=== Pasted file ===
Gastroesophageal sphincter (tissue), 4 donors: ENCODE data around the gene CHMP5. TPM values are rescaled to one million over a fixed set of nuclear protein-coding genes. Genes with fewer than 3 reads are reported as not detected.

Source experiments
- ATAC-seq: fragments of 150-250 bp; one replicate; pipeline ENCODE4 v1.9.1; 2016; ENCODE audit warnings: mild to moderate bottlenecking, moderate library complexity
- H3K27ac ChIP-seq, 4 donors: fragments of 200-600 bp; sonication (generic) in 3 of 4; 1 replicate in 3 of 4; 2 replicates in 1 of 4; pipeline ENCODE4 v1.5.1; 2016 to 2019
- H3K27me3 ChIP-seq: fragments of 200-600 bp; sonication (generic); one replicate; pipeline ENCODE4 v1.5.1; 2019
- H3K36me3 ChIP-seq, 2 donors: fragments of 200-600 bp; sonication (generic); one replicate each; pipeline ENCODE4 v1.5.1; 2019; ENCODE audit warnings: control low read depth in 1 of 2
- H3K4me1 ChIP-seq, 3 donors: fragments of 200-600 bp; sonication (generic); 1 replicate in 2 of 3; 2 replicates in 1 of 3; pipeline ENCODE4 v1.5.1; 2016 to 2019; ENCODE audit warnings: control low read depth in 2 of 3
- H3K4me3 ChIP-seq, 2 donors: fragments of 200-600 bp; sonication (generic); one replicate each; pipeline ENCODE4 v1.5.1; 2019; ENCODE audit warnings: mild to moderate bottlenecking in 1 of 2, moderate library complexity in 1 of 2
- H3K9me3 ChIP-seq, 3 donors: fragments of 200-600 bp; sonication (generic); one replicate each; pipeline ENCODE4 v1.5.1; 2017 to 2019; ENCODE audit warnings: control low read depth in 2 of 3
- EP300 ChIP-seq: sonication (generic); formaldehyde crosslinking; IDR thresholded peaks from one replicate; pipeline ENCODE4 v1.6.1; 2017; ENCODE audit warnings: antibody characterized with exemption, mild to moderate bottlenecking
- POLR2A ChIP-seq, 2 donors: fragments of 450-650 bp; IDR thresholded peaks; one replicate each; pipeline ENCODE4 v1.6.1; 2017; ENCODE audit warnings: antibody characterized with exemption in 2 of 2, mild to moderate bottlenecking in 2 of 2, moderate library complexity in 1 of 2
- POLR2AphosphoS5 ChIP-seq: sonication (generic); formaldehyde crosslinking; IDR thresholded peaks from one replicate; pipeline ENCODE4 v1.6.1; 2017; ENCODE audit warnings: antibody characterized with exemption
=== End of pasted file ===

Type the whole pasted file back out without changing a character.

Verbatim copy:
Gastroesophageal sphincter (tissue), 4 donors: ENCODE data around the gene CHMP5. TPM values are rescaled to one million over a fixed set of nuclear protein-coding genes. Genes with fewer than 3 reads are reported as not detected.

Source experiments
- ATAC-seq: fragments of 150-250 bp; one replicate; pipeline ENCODE4 v1.9.1; 2016; ENCODE audit warnings: mild to moderate bottlenecking, moderate library complexity
- H3K27ac ChIP-seq, 4 donors: fragments of 200-600 bp; sonication (generic) in 3 of 4; 1 replicate in 3 of 4; 2 replicates in 1 of 4; pipeline ENCODE4 v1.5.1; 2016 to 2019
- H3K27me3 ChIP-seq: fragments of 200-600 bp; sonication (generic); one replicate; pipeline ENCODE4 v1.5.1; 2019
- H3K36me3 ChIP-seq, 2 donors: fragments of 200-600 bp; sonication (generic); one replicate each; pipeline ENCODE4 v1.5.1; 2019; ENCODE audit warnings: control low read depth in 1 of 2
- H3K4me1 ChIP-seq, 3 donors: fragments of 200-600 bp; sonication (generic); 1 replicate in 2 of 3; 2 replicates in 1 of 3; pipeline ENCODE4 v1.5.1; 2016 to 2019; ENCODE audit warnings: control low read depth in 2 of 3
- H3K4me3 ChIP-seq, 2 donors: fragments of 200-600 bp; sonication (generic); one replicate each; pipeline ENCODE4 v1.5.1; 2019; ENCODE audit warnings: mild to moderate bottlenecking in 1 of 2, moderate library complexity in 1 of 2
- H3K9me3 ChIP-seq, 3 donors: fragments of 200-600 bp; sonication (generic); one replicate each; pipeline ENCODE4 v1.5.1; 2017 to 2019; ENCODE audit warnings: control low read depth in 2 of 3
- EP300 ChIP-seq: sonication (generic); formaldehyde crosslinking; IDR thresholded peaks from one replicate; pipeline ENCODE4 v1.6.1; 2017; ENCODE audit warnings: antibody characterized with exemption, mild to moderate bottlenecking
- POLR2A ChIP-seq, 2 donors: fragments of 450-650 bp; IDR thresholded peaks; one replicate each; pipeline ENCODE4 v1.6.1; 2017; ENCODE audit warnings: antibody characterized with exemption in 2 of 2, mild to moderate bottlenecking in 2 of 2, moderate library complexity in 1 of 2
- POLR2AphosphoS5 ChIP-seq: sonication (generic); formaldehyde crosslinking; IDR thresholded peaks from one replicate; pipeline ENCODE4 v1.6.1; 2017; ENCODE audit warnings: antibody characterized with exemption